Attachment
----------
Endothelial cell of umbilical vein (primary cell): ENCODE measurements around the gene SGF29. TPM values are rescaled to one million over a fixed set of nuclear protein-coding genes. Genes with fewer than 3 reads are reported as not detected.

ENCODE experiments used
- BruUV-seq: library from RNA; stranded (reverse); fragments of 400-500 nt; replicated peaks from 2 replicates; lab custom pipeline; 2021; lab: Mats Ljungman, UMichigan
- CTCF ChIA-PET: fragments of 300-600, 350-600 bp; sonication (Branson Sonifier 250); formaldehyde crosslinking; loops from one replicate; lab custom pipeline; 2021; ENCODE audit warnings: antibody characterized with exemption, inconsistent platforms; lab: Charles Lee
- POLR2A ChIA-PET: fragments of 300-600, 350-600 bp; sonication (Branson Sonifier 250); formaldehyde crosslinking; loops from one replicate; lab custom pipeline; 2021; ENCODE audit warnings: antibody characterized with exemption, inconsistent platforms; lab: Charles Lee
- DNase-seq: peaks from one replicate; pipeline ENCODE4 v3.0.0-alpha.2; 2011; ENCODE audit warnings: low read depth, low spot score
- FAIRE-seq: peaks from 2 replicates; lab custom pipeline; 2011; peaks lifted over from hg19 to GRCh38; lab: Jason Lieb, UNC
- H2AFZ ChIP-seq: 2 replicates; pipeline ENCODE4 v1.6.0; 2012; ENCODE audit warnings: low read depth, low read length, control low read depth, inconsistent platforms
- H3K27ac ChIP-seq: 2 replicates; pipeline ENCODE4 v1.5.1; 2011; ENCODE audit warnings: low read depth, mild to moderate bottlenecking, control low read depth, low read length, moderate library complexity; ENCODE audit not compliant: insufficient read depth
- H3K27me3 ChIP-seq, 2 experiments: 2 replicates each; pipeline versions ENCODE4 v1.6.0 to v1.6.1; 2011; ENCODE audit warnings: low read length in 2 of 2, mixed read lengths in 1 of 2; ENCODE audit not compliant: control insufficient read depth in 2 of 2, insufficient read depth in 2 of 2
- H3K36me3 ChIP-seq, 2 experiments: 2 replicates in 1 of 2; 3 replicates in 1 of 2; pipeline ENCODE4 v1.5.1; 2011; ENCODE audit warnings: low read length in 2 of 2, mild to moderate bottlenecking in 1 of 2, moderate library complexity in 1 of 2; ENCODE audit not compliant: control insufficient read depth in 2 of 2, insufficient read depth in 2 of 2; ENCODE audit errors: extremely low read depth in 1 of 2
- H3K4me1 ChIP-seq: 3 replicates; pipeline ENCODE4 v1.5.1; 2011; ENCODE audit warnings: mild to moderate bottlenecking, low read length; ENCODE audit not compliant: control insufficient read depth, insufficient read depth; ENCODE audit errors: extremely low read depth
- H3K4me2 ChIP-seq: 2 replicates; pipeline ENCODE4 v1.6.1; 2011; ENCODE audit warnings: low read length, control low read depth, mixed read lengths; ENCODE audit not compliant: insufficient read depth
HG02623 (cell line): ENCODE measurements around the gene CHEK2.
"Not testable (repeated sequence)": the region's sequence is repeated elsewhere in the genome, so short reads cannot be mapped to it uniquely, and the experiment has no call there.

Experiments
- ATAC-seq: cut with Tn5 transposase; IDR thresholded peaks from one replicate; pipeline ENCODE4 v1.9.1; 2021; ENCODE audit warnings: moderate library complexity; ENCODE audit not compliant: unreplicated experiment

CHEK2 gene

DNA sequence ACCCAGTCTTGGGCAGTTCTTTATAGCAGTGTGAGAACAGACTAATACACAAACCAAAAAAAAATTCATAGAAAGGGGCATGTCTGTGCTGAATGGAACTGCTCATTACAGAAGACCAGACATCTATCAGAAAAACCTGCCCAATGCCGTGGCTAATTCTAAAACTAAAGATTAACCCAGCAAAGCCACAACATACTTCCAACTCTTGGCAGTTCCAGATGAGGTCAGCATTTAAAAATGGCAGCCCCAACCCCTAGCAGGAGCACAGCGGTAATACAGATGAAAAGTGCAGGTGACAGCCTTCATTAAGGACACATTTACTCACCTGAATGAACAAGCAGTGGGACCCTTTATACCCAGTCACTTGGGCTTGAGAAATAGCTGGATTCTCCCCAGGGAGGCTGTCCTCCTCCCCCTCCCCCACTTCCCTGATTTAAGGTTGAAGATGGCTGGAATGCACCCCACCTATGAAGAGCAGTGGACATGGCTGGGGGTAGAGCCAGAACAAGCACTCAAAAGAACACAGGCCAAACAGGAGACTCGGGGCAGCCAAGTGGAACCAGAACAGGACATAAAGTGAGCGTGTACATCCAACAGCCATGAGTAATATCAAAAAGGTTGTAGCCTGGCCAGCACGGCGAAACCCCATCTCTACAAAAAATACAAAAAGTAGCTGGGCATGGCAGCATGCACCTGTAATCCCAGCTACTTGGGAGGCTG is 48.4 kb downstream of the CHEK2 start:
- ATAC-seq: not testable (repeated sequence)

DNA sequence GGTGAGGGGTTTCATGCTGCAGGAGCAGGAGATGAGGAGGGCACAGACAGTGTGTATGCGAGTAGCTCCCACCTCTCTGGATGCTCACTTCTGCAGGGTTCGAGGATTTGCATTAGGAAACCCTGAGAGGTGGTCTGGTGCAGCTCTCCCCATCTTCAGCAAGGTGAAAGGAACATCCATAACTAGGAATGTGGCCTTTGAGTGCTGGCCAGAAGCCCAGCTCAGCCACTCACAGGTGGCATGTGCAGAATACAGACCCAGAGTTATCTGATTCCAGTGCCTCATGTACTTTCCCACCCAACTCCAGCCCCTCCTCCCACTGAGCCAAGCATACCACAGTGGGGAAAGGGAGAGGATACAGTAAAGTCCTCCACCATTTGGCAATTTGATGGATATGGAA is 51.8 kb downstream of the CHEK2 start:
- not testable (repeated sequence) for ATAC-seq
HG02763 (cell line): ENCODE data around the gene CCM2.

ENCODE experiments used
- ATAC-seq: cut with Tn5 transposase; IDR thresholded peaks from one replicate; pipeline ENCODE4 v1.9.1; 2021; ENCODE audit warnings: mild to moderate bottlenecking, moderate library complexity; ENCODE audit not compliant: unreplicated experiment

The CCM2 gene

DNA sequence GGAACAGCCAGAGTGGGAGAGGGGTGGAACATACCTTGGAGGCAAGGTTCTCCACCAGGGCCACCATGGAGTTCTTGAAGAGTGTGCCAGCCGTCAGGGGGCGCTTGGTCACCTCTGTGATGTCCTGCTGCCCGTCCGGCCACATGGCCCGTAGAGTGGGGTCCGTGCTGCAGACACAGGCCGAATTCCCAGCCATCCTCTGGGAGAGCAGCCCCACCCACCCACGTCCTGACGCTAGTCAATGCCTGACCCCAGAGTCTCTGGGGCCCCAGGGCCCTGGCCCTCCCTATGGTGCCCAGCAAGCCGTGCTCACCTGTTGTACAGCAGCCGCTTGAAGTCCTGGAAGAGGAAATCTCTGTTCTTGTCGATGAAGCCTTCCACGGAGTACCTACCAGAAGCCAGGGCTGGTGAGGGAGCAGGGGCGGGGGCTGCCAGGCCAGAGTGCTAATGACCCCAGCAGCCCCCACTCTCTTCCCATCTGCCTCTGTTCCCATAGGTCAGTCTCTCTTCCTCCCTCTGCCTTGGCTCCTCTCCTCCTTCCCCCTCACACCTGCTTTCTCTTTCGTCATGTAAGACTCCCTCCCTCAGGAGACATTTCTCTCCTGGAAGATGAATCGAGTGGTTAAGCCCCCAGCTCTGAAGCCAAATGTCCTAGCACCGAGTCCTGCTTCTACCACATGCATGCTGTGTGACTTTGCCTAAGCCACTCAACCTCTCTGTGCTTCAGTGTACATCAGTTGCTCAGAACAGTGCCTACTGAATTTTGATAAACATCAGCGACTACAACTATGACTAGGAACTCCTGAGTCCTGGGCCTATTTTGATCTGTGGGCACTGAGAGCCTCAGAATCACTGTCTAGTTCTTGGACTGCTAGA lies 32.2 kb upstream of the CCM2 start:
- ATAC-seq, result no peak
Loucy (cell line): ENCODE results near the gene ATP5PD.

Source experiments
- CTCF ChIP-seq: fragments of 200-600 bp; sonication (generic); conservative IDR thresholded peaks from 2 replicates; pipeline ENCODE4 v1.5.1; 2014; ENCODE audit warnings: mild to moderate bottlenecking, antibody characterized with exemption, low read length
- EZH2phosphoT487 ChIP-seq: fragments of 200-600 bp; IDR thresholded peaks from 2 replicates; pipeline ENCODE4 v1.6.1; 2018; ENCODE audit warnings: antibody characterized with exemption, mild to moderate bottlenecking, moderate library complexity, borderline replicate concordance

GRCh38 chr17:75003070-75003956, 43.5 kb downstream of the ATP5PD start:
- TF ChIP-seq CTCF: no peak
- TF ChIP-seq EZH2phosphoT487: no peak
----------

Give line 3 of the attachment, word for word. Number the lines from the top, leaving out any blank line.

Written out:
- BruUV-seq: library from RNA; stranded (reverse); fragments of 400-500 nt; replicated peaks from 2 replicates; lab custom pipeline; 2021; lab: Mats Ljungman, UMichigan